The four-time All-Star informed coach Tom Thibodeau of his wishes on Tuesday, according to a report Wednesday from The Athletic, whose sources said that Butler, 29, gave the Timberwolves a list of teams he'd consider signing with for the long term. According to ESPN, those teams are the Brooklyn Nets, New York Knicks and Los Angeles Clippers.
Butler joined Minnesota in a trade with the Chicago Bulls in June 2017. He played in 59 games for the Timberwolves last season, averaging 22.2 points, 5.3 rebounds, 4.9 assists and 2.0 steals per game.
Butler is entering the fourth season of a five-year, $92.3 million contract he signed with Chicago in 2015, but he can enter the free agent market next summer by opting out of the final year. In July, Butler reportedly turned down Minnesota's four-year extension offer worth $110 million.
--Dallas Mavericks billionaire owner Mark Cuban will donate $10 million to women's leadership and anti-domestic violence groups, the NBA revealed as the findings of an independent investigation into workplace conduct were revealed.
The probe found evidence of "disturbing and heartbreaking" workplace misconduct by current and former members of the Mavericks' organization, the NBA revealed.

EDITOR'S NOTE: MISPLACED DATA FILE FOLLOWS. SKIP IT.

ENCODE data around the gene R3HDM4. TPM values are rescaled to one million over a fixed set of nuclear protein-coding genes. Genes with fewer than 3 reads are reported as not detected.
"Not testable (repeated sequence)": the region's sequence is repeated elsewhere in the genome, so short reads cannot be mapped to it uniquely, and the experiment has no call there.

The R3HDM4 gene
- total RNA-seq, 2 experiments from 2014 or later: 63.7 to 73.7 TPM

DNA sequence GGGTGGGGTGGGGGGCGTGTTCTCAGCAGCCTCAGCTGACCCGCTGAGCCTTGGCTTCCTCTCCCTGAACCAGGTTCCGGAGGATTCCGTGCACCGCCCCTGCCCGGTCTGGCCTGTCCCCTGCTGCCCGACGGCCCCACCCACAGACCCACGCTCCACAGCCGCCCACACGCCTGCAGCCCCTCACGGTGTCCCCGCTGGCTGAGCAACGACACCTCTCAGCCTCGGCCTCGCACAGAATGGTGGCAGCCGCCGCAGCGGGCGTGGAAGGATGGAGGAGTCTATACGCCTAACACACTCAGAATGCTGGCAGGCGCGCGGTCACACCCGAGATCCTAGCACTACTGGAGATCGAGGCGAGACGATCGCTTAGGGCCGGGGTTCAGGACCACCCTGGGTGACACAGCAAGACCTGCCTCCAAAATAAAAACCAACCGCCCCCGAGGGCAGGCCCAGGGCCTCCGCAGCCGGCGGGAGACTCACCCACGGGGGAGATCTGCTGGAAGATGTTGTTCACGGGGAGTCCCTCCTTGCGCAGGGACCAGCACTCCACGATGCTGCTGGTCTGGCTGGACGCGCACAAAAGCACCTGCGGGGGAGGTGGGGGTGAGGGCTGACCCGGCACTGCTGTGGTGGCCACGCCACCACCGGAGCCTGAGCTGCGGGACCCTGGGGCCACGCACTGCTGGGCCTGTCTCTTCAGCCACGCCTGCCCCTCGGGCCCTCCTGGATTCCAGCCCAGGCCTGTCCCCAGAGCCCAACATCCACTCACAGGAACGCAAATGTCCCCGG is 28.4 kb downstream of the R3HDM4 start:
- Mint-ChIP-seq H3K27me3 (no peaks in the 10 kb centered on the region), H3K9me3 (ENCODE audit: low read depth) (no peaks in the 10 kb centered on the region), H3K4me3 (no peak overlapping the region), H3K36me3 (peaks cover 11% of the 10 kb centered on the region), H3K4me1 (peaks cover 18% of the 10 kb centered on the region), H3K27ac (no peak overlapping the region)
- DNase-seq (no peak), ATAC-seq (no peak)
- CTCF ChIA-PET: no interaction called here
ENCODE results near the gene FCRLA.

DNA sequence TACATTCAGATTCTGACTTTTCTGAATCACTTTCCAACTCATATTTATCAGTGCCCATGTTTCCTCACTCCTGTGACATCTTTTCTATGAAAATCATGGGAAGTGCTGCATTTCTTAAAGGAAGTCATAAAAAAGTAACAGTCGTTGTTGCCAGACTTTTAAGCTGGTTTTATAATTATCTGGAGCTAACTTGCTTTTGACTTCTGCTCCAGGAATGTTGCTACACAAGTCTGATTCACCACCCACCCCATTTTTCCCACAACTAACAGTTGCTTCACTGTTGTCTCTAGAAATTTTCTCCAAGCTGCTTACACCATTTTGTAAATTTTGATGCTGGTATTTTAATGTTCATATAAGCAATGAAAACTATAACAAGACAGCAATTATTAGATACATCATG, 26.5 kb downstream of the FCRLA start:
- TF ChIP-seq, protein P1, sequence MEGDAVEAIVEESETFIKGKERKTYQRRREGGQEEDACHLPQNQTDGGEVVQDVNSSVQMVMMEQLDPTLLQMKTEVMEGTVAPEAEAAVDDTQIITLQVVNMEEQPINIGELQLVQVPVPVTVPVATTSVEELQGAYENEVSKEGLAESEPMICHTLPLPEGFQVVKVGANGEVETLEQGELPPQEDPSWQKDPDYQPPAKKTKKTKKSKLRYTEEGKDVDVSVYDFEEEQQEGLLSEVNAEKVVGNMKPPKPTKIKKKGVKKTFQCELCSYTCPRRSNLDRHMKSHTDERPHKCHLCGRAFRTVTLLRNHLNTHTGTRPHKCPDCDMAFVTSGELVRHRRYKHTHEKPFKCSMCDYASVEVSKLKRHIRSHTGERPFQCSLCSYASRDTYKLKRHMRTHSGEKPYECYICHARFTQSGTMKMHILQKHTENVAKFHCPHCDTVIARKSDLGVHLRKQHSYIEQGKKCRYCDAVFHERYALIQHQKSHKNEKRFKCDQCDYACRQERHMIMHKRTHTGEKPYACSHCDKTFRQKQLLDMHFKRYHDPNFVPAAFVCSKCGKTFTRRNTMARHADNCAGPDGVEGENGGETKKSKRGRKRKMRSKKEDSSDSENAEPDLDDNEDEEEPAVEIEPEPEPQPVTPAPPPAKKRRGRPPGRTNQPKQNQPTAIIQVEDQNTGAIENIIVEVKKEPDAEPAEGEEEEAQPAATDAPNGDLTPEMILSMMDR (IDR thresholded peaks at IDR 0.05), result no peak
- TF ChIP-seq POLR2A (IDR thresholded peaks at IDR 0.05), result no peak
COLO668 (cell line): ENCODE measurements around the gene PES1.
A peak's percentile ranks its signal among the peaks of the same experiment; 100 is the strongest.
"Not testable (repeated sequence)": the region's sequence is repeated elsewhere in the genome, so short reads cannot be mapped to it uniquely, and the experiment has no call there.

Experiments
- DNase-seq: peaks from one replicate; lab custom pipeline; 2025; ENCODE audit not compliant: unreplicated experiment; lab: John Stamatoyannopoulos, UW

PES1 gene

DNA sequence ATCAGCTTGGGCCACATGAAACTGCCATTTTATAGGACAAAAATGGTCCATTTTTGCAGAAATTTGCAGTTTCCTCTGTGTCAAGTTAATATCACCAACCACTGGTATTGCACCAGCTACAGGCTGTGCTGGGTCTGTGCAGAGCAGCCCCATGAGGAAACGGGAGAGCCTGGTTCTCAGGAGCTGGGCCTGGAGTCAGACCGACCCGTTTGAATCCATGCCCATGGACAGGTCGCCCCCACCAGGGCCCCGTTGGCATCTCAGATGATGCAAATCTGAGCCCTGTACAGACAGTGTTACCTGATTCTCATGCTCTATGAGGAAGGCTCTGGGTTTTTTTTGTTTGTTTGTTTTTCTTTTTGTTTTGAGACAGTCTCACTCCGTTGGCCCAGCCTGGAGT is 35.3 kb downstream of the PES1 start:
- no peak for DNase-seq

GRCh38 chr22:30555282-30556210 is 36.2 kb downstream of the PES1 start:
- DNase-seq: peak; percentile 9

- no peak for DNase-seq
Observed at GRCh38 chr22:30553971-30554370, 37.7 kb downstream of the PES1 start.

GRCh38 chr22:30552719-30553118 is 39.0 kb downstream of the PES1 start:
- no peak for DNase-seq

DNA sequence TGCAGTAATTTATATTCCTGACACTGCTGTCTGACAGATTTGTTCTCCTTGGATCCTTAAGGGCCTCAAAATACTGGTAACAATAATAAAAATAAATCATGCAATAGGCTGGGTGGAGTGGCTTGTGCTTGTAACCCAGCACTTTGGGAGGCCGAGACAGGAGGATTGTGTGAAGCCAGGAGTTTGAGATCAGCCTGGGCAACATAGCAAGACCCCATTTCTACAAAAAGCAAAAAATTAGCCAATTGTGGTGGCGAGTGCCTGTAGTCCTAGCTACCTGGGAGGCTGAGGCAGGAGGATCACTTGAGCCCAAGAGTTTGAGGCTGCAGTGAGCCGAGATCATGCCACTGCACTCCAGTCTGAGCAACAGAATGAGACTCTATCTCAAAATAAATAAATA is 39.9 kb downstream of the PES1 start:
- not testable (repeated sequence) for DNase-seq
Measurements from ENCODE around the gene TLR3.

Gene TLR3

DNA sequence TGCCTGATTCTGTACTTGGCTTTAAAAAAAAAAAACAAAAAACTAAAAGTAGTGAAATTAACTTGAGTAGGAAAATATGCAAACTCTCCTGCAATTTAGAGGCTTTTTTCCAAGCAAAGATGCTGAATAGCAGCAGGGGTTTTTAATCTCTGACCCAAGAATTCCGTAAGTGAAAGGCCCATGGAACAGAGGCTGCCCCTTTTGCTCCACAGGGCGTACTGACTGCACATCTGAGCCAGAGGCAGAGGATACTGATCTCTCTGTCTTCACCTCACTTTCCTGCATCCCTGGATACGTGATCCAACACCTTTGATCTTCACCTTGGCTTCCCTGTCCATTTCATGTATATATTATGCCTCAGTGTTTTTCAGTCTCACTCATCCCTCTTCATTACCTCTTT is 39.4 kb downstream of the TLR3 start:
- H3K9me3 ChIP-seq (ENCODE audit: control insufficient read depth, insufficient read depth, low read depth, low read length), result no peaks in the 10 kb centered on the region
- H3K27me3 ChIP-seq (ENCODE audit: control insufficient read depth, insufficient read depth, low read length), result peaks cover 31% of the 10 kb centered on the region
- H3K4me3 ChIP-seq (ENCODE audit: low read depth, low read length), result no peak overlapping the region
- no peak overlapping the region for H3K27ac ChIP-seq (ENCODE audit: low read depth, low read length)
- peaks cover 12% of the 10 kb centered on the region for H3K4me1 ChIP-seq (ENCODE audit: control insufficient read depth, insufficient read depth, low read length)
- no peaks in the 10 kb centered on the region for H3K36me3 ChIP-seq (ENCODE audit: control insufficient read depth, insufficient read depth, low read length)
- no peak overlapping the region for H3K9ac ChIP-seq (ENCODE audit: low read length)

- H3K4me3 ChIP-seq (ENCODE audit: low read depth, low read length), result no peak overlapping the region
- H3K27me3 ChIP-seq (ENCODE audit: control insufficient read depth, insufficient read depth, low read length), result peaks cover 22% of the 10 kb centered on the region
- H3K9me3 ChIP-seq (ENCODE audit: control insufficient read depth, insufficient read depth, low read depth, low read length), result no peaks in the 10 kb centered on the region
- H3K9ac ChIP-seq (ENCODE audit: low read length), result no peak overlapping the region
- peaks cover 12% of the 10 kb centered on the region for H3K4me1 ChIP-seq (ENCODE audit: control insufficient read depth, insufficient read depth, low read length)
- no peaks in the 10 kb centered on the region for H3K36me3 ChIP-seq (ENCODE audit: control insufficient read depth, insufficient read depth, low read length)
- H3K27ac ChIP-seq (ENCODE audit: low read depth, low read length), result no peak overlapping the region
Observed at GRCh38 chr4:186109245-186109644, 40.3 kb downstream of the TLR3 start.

In a joint statement, the league detailed findings after an investigation that lasted several months following the bombshell Sports Illustrated report that revealed a series of harassment allegations against former team president and CEO Terdema Ussery, two domestic violence incidents involving former team reporter Earl K. Sneed and a series of misconduct incidents by former ticket sales employee Chris Hyde.
--Lakers guard Lonzo Ball, the No. 2 pick in the 2017 draft who played in 52 games last season, is not ready for contact and will be limited when Los Angeles opens training camp next week.
Head coach Luke Walton said the Lakers are in no rush to put Ball into full-contact drills. Ball had arthroscopic surgery on his left knee in July.
The addition of LeBron James in the offseason opened conversation about how the Lakers might use Ball, a pass-first guard who plays with the ball in his hands, while also running the offense through James. The Lakers also signed Rajon Rondo, who could eat into Ball's minutes at point guard.
--Field Level Media